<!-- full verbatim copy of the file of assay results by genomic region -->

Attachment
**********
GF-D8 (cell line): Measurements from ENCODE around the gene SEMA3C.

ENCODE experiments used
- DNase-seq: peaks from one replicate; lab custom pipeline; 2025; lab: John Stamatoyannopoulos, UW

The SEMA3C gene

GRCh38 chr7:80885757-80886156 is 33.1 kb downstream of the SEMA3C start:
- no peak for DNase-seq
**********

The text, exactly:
GF-D8 (cell line): Measurements from ENCODE around the gene SEMA3C.

ENCODE experiments used
- DNase-seq: peaks from one replicate; lab custom pipeline; 2025; lab: John Stamatoyannopoulos, UW

The SEMA3C gene

GRCh38 chr7:80885757-80886156 is 33.1 kb downstream of the SEMA3C start:
- no peak for DNase-seq